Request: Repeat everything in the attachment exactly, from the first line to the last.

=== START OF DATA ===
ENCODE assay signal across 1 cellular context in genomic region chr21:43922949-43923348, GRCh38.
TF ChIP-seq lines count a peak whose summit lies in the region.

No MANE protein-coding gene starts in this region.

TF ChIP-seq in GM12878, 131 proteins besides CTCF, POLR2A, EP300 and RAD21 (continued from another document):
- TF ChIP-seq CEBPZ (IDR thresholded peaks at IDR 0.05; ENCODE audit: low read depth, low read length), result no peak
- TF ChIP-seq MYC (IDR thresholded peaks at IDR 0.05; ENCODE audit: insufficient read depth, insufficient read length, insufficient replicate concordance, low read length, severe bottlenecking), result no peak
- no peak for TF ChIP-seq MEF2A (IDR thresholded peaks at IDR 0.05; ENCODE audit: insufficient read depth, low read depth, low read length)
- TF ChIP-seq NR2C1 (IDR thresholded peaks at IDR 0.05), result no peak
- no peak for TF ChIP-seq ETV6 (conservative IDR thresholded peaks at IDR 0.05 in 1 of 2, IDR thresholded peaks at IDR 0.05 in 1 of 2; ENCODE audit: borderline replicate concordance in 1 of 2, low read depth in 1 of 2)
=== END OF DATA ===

ENCODE assay signal across 1 cellular context in genomic region chr21:43922949-43923348, GRCh38.
TF ChIP-seq lines count a peak whose summit lies in the region.

No MANE protein-coding gene starts in this region.

TF ChIP-seq in GM12878, 131 proteins besides CTCF, POLR2A, EP300 and RAD21 (continued from another document):
- TF ChIP-seq CEBPZ (IDR thresholded peaks at IDR 0.05; ENCODE audit: low read depth, low read length), result no peak
- TF ChIP-seq MYC (IDR thresholded peaks at IDR 0.05; ENCODE audit: insufficient read depth, insufficient read length, insufficient replicate concordance, low read length, severe bottlenecking), result no peak
- no peak for TF ChIP-seq MEF2A (IDR thresholded peaks at IDR 0.05; ENCODE audit: insufficient read depth, low read depth, low read length)
- TF ChIP-seq NR2C1 (IDR thresholded peaks at IDR 0.05), result no peak
- no peak for TF ChIP-seq ETV6 (conservative IDR thresholded peaks at IDR 0.05 in 1 of 2, IDR thresholded peaks at IDR 0.05 in 1 of 2; ENCODE audit: borderline replicate concordance in 1 of 2, low read depth in 1 of 2)